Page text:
Scriptural Reflection 

Lord, we remember with gratitude the spiritual journey we have made.
At first we were like the sons of Zebedee,
very anxious to become loyal and to do great things for you.
Truly we did not know what we were asking.
You did not reject us, but rather guided us gently,
- some of us through prayer and bible reading;
- others through a guide who was Jesus for us.
You made us understand that spiritual growth
is setting out on the path of Jesus,
drinking whatever cup of suffering you send us,
and entering deep waters as he did.
As the challenge came, we said “Yes”,
and you certainly took us at our word.
Today we find that we are not interested in success of any kind.
We know that sitting at your right hand or at your left in your glory
is not something that anyone can give us,
or that we can earn for ourselves,
and we leave that to you to allot to whoever you will.

Lord, we thank you for young people,
especially those of us who work with youth in schools,
church communities or families.
We thank you for their enthusiasm and their great desires.
Don’t let us become cynical
just because they do not know what they are asking.
Help us rather to be like Jesus and walk with them,
challenging them, but also reassuring them
that they can in fact make the sacrifices which their desires imply.

Lord, leaders are afraid to ask sacrifices of their people;
they like to promise great rewards in some future kingdom
even though these rewards are not theirs to give.
We pray that they may be like Jesus, honest with their people.
But of course, if they ask a sacrifice of their followers,
they must go that way themselves,
the cup they ask others to drink
must be one they drink themselves,
and if they ask others to receive a baptism
it should be one they have received themselves.

Lord, forgive us that as a church
we promise people heavenly rewards if they fulfil certain requirements.
Remind us that places at your right hand or your left
are not ours to give
but belong to those to whom they have been allotted.
 

Lord, it is not easy to work for the liberation of oppressed people.
We would like to do it the easy way,
giving hand-outs or making nice speeches.
But Jesus has shown us that this kind of work is always costly.
It is like the ancient practice of buying back salves,
except that for us the money we have to put out is our own selves,
our security and our need to be successful,
allowing ourselves to be hurt
and in that way healing the hurts of others and helping them go free.

Lord, we remember the time that jealousy arose in our church community,
our parish council, the choir, the youth group,
some trying to get places of honour and others indignant with them.
Then you sent someone who called us together
and showed us how we were no different from the other rulers in our society,
or other important people who like to make their authority felt.
We realised at that moment that this should never happen among us
because for us to be great or important is to be at the service of all.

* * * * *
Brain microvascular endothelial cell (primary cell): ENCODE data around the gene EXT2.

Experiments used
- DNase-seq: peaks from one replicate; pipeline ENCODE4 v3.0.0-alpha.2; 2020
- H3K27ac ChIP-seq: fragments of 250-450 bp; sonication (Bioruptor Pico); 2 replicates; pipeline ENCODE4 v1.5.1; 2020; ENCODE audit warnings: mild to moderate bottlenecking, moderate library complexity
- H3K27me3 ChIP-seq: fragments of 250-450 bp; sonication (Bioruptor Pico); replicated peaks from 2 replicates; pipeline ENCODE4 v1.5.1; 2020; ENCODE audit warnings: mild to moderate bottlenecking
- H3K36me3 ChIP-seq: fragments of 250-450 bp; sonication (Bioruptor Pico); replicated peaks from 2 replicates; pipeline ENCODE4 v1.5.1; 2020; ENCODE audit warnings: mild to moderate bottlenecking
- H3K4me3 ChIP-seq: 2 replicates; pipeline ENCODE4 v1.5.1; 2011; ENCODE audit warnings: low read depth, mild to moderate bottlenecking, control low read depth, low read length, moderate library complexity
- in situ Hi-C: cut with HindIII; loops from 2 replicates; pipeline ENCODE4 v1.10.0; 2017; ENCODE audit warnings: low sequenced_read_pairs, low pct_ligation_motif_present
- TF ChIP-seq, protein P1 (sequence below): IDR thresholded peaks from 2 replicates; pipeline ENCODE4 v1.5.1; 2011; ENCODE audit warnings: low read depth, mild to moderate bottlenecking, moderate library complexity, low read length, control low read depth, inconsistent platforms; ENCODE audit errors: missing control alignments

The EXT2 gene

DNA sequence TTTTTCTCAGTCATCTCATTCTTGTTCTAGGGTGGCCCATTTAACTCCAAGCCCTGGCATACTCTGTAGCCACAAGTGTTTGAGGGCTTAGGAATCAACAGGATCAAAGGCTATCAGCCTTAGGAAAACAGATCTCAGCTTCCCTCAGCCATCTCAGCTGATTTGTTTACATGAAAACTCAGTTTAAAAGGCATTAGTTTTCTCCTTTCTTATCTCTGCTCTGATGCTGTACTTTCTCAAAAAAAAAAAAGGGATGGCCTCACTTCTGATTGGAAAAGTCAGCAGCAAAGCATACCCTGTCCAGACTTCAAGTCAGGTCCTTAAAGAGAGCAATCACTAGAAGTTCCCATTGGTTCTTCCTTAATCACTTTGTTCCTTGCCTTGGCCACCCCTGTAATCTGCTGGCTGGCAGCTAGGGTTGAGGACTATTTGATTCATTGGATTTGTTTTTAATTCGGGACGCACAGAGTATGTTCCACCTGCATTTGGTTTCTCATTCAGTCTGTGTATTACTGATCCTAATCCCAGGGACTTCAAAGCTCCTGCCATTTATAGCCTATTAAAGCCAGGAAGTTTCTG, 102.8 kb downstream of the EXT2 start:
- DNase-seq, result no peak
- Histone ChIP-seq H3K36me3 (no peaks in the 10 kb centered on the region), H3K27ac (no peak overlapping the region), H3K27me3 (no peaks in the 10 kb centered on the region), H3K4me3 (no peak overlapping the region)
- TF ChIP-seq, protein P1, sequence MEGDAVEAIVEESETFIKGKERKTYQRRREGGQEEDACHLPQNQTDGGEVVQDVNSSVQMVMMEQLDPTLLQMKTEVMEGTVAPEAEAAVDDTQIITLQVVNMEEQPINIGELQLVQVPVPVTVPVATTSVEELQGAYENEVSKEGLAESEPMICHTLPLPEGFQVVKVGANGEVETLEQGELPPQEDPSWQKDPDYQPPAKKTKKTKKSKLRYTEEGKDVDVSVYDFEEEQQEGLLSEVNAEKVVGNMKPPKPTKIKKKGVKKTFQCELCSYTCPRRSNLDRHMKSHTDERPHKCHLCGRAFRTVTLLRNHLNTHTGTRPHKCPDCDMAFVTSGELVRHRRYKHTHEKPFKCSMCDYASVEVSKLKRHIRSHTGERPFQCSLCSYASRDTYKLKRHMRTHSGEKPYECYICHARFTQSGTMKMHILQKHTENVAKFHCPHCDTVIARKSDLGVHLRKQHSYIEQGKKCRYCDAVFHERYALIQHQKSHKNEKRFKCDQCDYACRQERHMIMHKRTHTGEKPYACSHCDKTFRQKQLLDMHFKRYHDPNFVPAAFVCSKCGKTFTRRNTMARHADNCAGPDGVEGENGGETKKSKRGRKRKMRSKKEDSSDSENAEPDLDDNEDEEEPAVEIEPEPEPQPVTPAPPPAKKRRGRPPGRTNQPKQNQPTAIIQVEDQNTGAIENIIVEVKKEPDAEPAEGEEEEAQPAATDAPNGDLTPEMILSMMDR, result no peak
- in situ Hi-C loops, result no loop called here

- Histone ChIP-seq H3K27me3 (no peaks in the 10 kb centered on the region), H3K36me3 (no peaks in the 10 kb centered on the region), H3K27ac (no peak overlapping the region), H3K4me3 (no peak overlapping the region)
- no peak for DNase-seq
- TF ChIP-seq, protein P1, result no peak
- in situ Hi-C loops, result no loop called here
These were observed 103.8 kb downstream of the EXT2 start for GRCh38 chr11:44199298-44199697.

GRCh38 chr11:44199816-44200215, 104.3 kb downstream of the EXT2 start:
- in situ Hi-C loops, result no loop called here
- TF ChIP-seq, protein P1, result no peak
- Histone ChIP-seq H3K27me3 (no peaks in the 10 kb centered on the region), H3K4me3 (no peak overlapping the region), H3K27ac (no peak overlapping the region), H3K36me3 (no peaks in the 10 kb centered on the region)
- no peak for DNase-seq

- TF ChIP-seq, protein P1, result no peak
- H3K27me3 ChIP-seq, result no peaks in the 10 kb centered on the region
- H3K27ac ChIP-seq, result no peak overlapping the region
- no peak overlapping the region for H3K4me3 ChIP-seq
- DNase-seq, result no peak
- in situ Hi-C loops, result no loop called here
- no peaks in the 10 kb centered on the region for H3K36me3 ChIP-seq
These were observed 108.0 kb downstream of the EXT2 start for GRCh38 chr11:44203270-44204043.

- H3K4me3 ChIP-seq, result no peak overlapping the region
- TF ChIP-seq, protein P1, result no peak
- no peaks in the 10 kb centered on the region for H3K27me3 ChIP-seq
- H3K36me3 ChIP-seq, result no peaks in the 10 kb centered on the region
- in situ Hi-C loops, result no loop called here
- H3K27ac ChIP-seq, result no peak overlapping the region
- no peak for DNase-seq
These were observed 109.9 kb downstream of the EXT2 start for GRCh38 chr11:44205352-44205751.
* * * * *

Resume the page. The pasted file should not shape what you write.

Lord, we pray for those who are about to get married,
that they may understand what they are asking of each other,
which is that whatever cup of suffering one has to drink
the other must drink it too,
and whatever baptism life demands of one
the other must enter into that baptism too.
 

Illustrations: 

1)    "Before Cell-phones?" 

How many of us here this morning were born BC? By "BC" I mean "Before Cell-phones?" The first cell phone was invented in 1973 by Martin Cooper. My kids were born AC, but I was born BC. In a world of 7 billion people, there are now 5 billion cell phone subscriptions. Pretty amazing for something under 40 years old.

In the last forty years the cyber-cellular age has changed the way we do business, the way we get our education, the way we socialize. The world has never been so closely connected, and there has never been this much immediately accessible information as there is with our new online universe. Each cell phone is almost the equivalent of having the Library of Congress in our hands.

Unfortunately all that easily accessed info has also led to an epidemic of a new kind of crime - identity theft. With just a few bits of our personal information, an online burglar can electronically hijack anyone's identity and drain bank accounts, take out huge loans, run up mountains of credit card debt. Once your identity is stolen your name is no longer your own. No matter your name, your name is mud...

2)    Everybody Wants to Be Somebody 

Everybody wants to be somebody. Since the dawn of history, human beings have been trying to move up the scale of importance. The clincher used by the serpent to tempt Adam and Eve was "when you eat of [the tree of good and evil], your eyes will be opened, and you will be like God, knowing good and evil" (Gen. 3:5). Henri Nouwen says that ever since then, we have been tempted to replace love with power. "The long painful history of the church is the history of people ever and again tempted to choose power over love, control over the cross, being a leader over being led." This is a theme running through the Bible, through human history and through our own psyche.